Bill Gates Pays $171 Million for Washington Farmland

Bill Gates Pays $171 Million for Washington Farmland

By Eric O'Keefe


Published On: September 27, 20181.6 min read
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Microsoft cofounder Bill Gates paid $171 million to acquire 14,500 acres of highly productive farmland in Eastern Washington. The seller was a division of John Hancock Life Insurance Company. The acquisition, which closed on August 28, ranks as the highest-priced rural land transaction nationwide in 2018. Earlier this year, the Investment Corporation of Dubai paid $136 million to acquire 38,453 acres of Florida ranchland. The seller was the Latt Maxcy Corporation, which liquidated the last remaining portion of the historic El Maximo Ranch.

Multiple Corporate Layers

Several layers of corporate ownership veiled the Eastern Washington acquisition. Wendy Culverwell at the Tri-City Herald identified Angelina Ag Company, a Louisiana corporation, as the buyer. Though domiciled in Louisiana, Angelina Ag Company shares the same corporate mailing address as Gates’s Cottonwood Ag Management in Kirkland, Washington. Cottonwood Ag did not respond to inquiries from The Land Report.

Horse Heaven Hills

According to tax records, John Hancock Life Insurance paid $75 million to acquire the farmland in 2010. The acreage includes 10,500 acres of irrigated farmland, 3,900 acres of rangeland, and 140 acres of other land. The tract is located in a highly productive agricultural region known as Horse Heaven Hills.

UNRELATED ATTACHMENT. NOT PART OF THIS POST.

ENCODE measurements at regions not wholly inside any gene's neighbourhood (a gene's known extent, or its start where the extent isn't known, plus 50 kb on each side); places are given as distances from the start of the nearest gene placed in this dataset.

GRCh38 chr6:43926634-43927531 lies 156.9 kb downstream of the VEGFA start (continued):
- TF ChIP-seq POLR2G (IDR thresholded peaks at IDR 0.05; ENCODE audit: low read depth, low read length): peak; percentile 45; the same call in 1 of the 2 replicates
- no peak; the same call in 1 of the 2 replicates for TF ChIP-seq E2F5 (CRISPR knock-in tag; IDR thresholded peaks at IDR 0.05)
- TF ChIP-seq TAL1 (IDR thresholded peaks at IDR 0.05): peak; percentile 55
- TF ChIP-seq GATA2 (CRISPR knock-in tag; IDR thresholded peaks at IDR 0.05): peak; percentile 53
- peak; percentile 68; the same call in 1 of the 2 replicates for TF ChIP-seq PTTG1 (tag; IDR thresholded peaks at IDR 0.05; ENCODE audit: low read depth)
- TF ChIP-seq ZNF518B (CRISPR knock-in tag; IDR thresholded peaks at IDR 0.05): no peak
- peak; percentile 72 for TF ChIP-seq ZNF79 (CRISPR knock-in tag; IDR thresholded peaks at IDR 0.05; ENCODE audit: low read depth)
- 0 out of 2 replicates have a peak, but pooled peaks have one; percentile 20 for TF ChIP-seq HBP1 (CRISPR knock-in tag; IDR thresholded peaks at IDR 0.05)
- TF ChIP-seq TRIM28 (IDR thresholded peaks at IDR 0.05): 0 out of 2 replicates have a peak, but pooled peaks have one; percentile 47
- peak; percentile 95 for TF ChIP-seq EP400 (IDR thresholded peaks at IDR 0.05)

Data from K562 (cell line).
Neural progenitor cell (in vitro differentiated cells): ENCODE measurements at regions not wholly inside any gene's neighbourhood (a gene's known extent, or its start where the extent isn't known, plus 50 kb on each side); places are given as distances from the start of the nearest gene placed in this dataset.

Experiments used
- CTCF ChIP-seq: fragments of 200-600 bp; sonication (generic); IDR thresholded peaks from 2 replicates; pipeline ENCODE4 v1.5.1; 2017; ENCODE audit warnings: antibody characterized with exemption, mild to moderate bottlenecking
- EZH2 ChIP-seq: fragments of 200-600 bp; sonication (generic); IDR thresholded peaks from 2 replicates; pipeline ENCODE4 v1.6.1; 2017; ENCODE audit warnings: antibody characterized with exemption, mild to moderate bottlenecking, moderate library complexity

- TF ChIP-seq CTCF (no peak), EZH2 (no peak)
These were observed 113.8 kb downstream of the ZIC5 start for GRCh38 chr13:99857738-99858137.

“Growers in Horse Heaven Hills produce apples, cherries, carrots, dryland and irrigated wheat, and row and field crops,” says Dr. Alan Busacca, professor emeritus at Washington State University. “In addition, the state’s oldest winery, Chateau Ste. Michelle, has two of its largest vineyards in that AVA: Canoe Ridge Vineyard and Columbia Crest Vineyard,” says the soil scientist, geologist, and viticulturist.

Washington is the second largest wine-producing state in the nation. The Horse Heaven Hills have their own distinct American Viticultural Area (AVA) and are also a component of the enormous Columbia Valley AVA, which encompasses more than 11 million acres in Washington and Oregon.

This article was updated to credit Wendy Culverwell as the reporter who broke the story of the Horse Heaven Hills transaction in the Tri-City Herald.

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